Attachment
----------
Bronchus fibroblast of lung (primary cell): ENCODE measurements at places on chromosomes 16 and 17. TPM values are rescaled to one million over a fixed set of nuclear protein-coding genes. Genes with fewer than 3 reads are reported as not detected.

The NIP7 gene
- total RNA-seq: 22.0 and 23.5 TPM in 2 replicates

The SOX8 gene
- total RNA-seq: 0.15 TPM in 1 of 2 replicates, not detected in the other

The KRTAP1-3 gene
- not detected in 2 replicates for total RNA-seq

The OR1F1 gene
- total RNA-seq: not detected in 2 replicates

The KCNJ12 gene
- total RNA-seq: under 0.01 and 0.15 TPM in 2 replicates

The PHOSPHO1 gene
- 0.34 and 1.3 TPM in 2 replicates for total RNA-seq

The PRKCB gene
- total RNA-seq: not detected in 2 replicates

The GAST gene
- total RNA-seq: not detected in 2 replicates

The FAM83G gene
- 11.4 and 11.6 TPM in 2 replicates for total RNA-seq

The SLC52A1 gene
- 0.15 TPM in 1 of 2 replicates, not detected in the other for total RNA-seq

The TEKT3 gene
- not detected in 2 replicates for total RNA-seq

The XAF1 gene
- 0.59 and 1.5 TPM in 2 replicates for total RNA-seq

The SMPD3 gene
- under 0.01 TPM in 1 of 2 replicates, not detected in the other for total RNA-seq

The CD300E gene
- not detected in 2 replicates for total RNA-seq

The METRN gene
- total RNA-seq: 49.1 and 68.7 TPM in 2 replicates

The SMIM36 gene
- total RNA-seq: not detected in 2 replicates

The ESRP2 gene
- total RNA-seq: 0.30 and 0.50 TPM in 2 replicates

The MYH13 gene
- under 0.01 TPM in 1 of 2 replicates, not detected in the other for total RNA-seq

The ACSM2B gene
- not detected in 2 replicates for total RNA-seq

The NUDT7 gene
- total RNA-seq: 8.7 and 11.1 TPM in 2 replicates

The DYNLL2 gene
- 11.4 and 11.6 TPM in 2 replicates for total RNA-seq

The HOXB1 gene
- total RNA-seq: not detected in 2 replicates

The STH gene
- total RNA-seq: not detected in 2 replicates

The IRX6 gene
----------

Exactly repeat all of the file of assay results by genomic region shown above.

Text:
Bronchus fibroblast of lung (primary cell): ENCODE measurements at places on chromosomes 16 and 17. TPM values are rescaled to one million over a fixed set of nuclear protein-coding genes. Genes with fewer than 3 reads are reported as not detected.

The NIP7 gene
- total RNA-seq: 22.0 and 23.5 TPM in 2 replicates

The SOX8 gene
- total RNA-seq: 0.15 TPM in 1 of 2 replicates, not detected in the other

The KRTAP1-3 gene
- not detected in 2 replicates for total RNA-seq

The OR1F1 gene
- total RNA-seq: not detected in 2 replicates

The KCNJ12 gene
- total RNA-seq: under 0.01 and 0.15 TPM in 2 replicates

The PHOSPHO1 gene
- 0.34 and 1.3 TPM in 2 replicates for total RNA-seq

The PRKCB gene
- total RNA-seq: not detected in 2 replicates

The GAST gene
- total RNA-seq: not detected in 2 replicates

The FAM83G gene
- 11.4 and 11.6 TPM in 2 replicates for total RNA-seq

The SLC52A1 gene
- 0.15 TPM in 1 of 2 replicates, not detected in the other for total RNA-seq

The TEKT3 gene
- not detected in 2 replicates for total RNA-seq

The XAF1 gene
- 0.59 and 1.5 TPM in 2 replicates for total RNA-seq

The SMPD3 gene
- under 0.01 TPM in 1 of 2 replicates, not detected in the other for total RNA-seq

The CD300E gene
- not detected in 2 replicates for total RNA-seq

The METRN gene
- total RNA-seq: 49.1 and 68.7 TPM in 2 replicates

The SMIM36 gene
- total RNA-seq: not detected in 2 replicates

The ESRP2 gene
- total RNA-seq: 0.30 and 0.50 TPM in 2 replicates

The MYH13 gene
- under 0.01 TPM in 1 of 2 replicates, not detected in the other for total RNA-seq

The ACSM2B gene
- not detected in 2 replicates for total RNA-seq

The NUDT7 gene
- total RNA-seq: 8.7 and 11.1 TPM in 2 replicates

The DYNLL2 gene
- 11.4 and 11.6 TPM in 2 replicates for total RNA-seq

The HOXB1 gene
- total RNA-seq: not detected in 2 replicates

The STH gene
- total RNA-seq: not detected in 2 replicates

The IRX6 gene